Parents in a Florida school want a six-year-old girl with peanut allergies removed from her school to be home schooled instead. What? I was just about in tears when I read yesterday's story:
Peanut Allergy Stirs Controversy At Florida School
ORLANDO, Florida (Reuters) – Some public school parents in Edgewater, Florida, want a first-grade girl with life-threatening peanut allergies removed from the classroom and home-schooled, rather than deal with special rules to protect her health, a school official said.
"That was one of the suggestions that kept coming forward from parents, to have her home-schooled. But we're required by federal law to provide accommodations. That's just not even an option for us," said Nancy Wait, spokeswoman for the Volusia County School District.
Wait said the 6-year-old's peanut allergy is so severe it is considered a disability under the Americans with Disabilities Act.
To protect the girl, students in her class at Edgewater Elementary School are required to wash their hands before entering the classroom in the morning and after lunch, and rinse out their mouths, Wait said, and a peanut-sniffing dog checked out the school during last week's spring break...[full story]
After reading the story, I thought a lot about it before deciding on what thoughts I had to share about it. I have, for the most part, received empathy and understanding from my children's school communities regarding their food allergies. So it's really hard for me to imagine a world where parents are actually protesting my child's enrollment in his school because of them. I always feel it goes back to lack of food allergy education among the school community, and even what we as parents or doctors understand about food allergies. With a lack of more details, I hesitate to comment on the extent to which the school has been asked to accommodate this child with respect to the severity of her food allergies.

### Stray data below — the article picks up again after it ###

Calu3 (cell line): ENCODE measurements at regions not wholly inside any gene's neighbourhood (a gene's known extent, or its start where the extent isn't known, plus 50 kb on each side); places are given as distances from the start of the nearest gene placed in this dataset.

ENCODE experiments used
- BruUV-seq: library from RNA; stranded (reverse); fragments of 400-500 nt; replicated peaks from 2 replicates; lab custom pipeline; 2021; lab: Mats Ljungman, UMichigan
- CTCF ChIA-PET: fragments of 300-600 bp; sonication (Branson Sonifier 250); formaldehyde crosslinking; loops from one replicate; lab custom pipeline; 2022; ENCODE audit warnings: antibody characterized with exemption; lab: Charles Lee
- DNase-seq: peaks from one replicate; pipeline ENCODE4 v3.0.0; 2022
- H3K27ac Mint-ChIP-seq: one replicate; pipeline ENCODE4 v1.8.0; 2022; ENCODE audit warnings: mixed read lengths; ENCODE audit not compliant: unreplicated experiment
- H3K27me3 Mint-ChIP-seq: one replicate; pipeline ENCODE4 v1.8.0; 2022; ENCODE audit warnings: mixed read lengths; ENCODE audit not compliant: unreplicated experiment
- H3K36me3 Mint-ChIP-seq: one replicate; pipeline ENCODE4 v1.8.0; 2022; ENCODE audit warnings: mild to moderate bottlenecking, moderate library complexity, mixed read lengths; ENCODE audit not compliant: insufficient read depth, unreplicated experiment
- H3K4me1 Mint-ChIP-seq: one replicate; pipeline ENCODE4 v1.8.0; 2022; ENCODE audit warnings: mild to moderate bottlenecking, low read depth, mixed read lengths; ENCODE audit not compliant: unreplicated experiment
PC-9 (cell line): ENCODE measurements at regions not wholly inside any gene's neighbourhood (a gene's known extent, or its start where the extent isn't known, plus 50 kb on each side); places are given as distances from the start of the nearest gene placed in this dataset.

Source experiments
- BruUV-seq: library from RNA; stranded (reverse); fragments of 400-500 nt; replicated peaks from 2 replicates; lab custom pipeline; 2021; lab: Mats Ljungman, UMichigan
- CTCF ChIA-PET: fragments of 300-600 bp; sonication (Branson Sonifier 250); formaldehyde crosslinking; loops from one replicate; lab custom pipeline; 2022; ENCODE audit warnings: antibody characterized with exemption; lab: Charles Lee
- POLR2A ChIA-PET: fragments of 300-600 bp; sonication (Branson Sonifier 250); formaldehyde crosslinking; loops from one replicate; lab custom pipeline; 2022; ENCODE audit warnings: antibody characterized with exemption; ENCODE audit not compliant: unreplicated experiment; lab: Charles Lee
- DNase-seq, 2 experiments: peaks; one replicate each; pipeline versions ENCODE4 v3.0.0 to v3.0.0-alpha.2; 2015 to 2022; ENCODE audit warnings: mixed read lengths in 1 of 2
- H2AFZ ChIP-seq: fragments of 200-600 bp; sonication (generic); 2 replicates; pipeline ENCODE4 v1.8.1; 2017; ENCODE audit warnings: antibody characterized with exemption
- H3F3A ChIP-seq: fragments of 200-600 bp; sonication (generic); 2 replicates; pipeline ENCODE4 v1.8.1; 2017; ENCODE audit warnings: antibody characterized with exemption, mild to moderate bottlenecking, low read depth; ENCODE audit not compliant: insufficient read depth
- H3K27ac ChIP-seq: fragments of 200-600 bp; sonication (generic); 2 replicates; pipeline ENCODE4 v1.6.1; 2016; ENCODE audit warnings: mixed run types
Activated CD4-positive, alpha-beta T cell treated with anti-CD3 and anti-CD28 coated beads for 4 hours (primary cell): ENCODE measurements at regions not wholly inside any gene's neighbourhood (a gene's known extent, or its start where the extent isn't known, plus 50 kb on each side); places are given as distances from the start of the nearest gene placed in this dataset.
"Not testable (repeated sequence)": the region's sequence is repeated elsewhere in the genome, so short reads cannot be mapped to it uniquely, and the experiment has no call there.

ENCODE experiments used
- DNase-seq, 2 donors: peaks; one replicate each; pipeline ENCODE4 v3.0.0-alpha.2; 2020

Most disturbing were the comments that were posted after the article--over 3000 comments have been posted to date. Whereas my first instinct was concern over the well-being of the child and how the ostracization of the school community was affecting her; most of the comments were actually in favor of making her being home schooled and basically expressed the selfishness of the family for making the school community take responsibility for her health.
How have your food allergic children's schools responded to their needs? What is your take on what is happening in Florida?